Dehn, Adolf(American, 1895-1968)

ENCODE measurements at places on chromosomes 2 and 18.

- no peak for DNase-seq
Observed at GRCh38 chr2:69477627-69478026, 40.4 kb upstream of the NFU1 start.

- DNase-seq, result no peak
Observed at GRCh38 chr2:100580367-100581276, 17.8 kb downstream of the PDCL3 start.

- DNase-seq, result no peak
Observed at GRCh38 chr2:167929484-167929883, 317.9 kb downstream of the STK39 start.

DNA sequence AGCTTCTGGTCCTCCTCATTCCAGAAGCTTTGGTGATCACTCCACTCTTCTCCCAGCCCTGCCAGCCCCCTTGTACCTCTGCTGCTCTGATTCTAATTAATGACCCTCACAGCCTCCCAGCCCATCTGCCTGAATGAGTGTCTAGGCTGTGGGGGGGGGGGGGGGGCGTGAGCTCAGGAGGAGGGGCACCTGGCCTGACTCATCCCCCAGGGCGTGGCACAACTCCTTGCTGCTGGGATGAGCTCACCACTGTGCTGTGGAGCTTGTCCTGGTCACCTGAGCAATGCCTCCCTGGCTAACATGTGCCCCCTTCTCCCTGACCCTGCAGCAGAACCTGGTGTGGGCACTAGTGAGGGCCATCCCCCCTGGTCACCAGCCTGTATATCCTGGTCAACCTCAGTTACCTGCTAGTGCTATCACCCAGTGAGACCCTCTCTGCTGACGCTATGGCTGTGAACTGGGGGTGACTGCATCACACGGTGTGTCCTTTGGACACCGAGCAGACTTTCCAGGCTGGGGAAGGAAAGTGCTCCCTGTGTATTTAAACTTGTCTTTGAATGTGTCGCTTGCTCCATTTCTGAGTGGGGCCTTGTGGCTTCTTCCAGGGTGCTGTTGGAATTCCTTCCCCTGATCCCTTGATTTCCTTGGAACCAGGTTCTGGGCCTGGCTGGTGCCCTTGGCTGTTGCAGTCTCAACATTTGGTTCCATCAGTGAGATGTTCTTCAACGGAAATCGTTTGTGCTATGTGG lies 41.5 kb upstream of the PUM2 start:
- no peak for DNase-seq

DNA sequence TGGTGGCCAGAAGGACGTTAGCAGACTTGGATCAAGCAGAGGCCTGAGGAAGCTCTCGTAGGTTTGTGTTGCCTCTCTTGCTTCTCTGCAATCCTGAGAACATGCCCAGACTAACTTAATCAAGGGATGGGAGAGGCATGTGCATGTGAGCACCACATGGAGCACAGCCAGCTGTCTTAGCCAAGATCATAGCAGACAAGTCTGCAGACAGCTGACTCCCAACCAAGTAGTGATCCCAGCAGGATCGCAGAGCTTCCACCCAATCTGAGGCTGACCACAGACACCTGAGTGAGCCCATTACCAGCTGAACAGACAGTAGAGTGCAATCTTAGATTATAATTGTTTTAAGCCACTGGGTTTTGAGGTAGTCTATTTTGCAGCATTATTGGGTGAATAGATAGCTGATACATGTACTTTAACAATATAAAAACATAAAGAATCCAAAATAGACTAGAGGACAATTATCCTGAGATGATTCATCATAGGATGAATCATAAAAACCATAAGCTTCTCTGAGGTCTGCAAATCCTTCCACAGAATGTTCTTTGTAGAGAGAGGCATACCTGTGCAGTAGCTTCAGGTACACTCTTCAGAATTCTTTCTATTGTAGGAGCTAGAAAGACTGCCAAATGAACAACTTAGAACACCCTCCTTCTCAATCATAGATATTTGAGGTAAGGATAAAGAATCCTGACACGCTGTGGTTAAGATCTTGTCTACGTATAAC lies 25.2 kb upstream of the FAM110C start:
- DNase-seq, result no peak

Adolf Dehn is a noted lithographer and watercolorist of the 20th century whose works typically helped define important movements in American history including Regionalism, Social Realism, and caricature. Scenes often focus on the burlesque, caricature and nightlife of major European and American cities such as New York as well as landscapes and farm scenes of the American Midwest. He was born in Waterville, Minnesota where he began creating art as early as age 6. After some formal training, he began selling his inks drawings and lithographs by the year 1920. Throughout the 20s, he traveled around Europe depicting the vibrancy of the roaring twenties in cities such as Paris, France. Some of these caricatures were featured in publications such as Vanity Fair. He returned to the Midwest during the Great Depression and began working in the watercolor medium by 1936. By the 1940s he began creating scenes of city life in his eventual home of New York. By 1967, he had created 637 lithograph images, which are documented in a catalogue raisonne by the Minnesota Historical Society in St. Paul. The Minnesota Historical Society in St. Paul as well as the Portland Museum of Art in Oregon houses all of his images in their permanent collections. Today, his works are housed in the permanent collections of nearly 100 museums, some of which have up to 250 prints.

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